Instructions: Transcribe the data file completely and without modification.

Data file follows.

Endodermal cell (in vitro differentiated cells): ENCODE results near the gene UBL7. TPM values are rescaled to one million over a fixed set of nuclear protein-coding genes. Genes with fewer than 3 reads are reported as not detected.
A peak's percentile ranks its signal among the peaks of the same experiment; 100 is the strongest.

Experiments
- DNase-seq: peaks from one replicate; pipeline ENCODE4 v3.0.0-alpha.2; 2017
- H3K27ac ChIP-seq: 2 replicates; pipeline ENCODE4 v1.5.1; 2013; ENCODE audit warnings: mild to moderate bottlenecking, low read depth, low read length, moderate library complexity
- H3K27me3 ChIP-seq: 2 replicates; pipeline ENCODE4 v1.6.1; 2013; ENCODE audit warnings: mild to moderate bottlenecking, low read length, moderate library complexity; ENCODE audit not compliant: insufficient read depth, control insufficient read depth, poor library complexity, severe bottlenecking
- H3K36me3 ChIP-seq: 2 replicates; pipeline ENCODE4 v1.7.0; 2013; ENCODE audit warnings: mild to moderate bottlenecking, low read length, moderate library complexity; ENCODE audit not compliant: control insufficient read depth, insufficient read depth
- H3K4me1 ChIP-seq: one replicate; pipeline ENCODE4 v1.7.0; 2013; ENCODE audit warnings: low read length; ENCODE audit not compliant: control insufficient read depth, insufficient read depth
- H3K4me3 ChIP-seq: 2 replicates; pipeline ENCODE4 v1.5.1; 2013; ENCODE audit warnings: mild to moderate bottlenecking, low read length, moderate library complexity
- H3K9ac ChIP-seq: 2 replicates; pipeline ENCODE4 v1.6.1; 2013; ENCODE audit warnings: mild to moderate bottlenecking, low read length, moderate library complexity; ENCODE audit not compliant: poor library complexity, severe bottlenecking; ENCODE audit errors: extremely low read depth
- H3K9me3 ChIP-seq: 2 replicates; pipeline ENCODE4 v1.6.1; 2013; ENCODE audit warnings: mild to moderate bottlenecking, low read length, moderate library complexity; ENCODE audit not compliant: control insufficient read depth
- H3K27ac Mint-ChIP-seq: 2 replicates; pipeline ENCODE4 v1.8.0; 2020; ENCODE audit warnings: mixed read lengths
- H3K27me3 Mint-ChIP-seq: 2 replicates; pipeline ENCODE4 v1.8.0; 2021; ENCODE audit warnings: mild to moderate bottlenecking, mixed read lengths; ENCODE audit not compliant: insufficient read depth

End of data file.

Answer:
Endodermal cell (in vitro differentiated cells): ENCODE results near the gene UBL7. TPM values are rescaled to one million over a fixed set of nuclear protein-coding genes. Genes with fewer than 3 reads are reported as not detected.
A peak's percentile ranks its signal among the peaks of the same experiment; 100 is the strongest.

Experiments
- DNase-seq: peaks from one replicate; pipeline ENCODE4 v3.0.0-alpha.2; 2017
- H3K27ac ChIP-seq: 2 replicates; pipeline ENCODE4 v1.5.1; 2013; ENCODE audit warnings: mild to moderate bottlenecking, low read depth, low read length, moderate library complexity
- H3K27me3 ChIP-seq: 2 replicates; pipeline ENCODE4 v1.6.1; 2013; ENCODE audit warnings: mild to moderate bottlenecking, low read length, moderate library complexity; ENCODE audit not compliant: insufficient read depth, control insufficient read depth, poor library complexity, severe bottlenecking
- H3K36me3 ChIP-seq: 2 replicates; pipeline ENCODE4 v1.7.0; 2013; ENCODE audit warnings: mild to moderate bottlenecking, low read length, moderate library complexity; ENCODE audit not compliant: control insufficient read depth, insufficient read depth
- H3K4me1 ChIP-seq: one replicate; pipeline ENCODE4 v1.7.0; 2013; ENCODE audit warnings: low read length; ENCODE audit not compliant: control insufficient read depth, insufficient read depth
- H3K4me3 ChIP-seq: 2 replicates; pipeline ENCODE4 v1.5.1; 2013; ENCODE audit warnings: mild to moderate bottlenecking, low read length, moderate library complexity
- H3K9ac ChIP-seq: 2 replicates; pipeline ENCODE4 v1.6.1; 2013; ENCODE audit warnings: mild to moderate bottlenecking, low read length, moderate library complexity; ENCODE audit not compliant: poor library complexity, severe bottlenecking; ENCODE audit errors: extremely low read depth
- H3K9me3 ChIP-seq: 2 replicates; pipeline ENCODE4 v1.6.1; 2013; ENCODE audit warnings: mild to moderate bottlenecking, low read length, moderate library complexity; ENCODE audit not compliant: control insufficient read depth
- H3K27ac Mint-ChIP-seq: 2 replicates; pipeline ENCODE4 v1.8.0; 2020; ENCODE audit warnings: mixed read lengths
- H3K27me3 Mint-ChIP-seq: 2 replicates; pipeline ENCODE4 v1.8.0; 2021; ENCODE audit warnings: mild to moderate bottlenecking, mixed read lengths; ENCODE audit not compliant: insufficient read depth